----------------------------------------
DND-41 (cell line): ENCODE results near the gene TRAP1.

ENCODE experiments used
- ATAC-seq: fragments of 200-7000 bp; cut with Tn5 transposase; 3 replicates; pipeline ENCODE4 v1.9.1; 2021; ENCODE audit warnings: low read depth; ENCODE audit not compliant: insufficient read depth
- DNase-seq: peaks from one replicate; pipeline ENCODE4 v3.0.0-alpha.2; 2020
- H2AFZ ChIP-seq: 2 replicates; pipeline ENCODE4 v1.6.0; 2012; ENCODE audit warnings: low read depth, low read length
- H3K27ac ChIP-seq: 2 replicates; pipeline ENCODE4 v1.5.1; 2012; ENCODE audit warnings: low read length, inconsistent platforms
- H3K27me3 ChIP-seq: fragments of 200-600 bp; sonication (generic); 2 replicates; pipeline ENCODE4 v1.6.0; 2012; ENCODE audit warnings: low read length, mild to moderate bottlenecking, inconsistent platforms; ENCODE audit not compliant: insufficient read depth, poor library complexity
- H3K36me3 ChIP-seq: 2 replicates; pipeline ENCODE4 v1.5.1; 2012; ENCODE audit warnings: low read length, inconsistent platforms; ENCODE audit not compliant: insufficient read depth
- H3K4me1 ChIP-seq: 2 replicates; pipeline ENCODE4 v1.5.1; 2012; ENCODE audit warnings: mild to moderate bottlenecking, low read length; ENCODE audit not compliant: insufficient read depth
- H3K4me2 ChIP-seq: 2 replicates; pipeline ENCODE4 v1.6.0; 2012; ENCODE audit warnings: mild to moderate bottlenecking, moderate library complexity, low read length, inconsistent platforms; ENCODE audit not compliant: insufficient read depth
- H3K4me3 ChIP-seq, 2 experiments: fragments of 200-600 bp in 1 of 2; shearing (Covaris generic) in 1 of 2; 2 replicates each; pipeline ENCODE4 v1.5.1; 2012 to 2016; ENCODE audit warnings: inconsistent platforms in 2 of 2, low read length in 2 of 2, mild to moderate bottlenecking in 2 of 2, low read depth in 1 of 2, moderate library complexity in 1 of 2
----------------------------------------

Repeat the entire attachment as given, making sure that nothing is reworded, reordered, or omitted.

DND-41 (cell line): ENCODE results near the gene TRAP1.

ENCODE experiments used
- ATAC-seq: fragments of 200-7000 bp; cut with Tn5 transposase; 3 replicates; pipeline ENCODE4 v1.9.1; 2021; ENCODE audit warnings: low read depth; ENCODE audit not compliant: insufficient read depth
- DNase-seq: peaks from one replicate; pipeline ENCODE4 v3.0.0-alpha.2; 2020
- H2AFZ ChIP-seq: 2 replicates; pipeline ENCODE4 v1.6.0; 2012; ENCODE audit warnings: low read depth, low read length
- H3K27ac ChIP-seq: 2 replicates; pipeline ENCODE4 v1.5.1; 2012; ENCODE audit warnings: low read length, inconsistent platforms
- H3K27me3 ChIP-seq: fragments of 200-600 bp; sonication (generic); 2 replicates; pipeline ENCODE4 v1.6.0; 2012; ENCODE audit warnings: low read length, mild to moderate bottlenecking, inconsistent platforms; ENCODE audit not compliant: insufficient read depth, poor library complexity
- H3K36me3 ChIP-seq: 2 replicates; pipeline ENCODE4 v1.5.1; 2012; ENCODE audit warnings: low read length, inconsistent platforms; ENCODE audit not compliant: insufficient read depth
- H3K4me1 ChIP-seq: 2 replicates; pipeline ENCODE4 v1.5.1; 2012; ENCODE audit warnings: mild to moderate bottlenecking, low read length; ENCODE audit not compliant: insufficient read depth
- H3K4me2 ChIP-seq: 2 replicates; pipeline ENCODE4 v1.6.0; 2012; ENCODE audit warnings: mild to moderate bottlenecking, moderate library complexity, low read length, inconsistent platforms; ENCODE audit not compliant: insufficient read depth
- H3K4me3 ChIP-seq, 2 experiments: fragments of 200-600 bp in 1 of 2; shearing (Covaris generic) in 1 of 2; 2 replicates each; pipeline ENCODE4 v1.5.1; 2012 to 2016; ENCODE audit warnings: inconsistent platforms in 2 of 2, low read length in 2 of 2, mild to moderate bottlenecking in 2 of 2, low read depth in 1 of 2, moderate library complexity in 1 of 2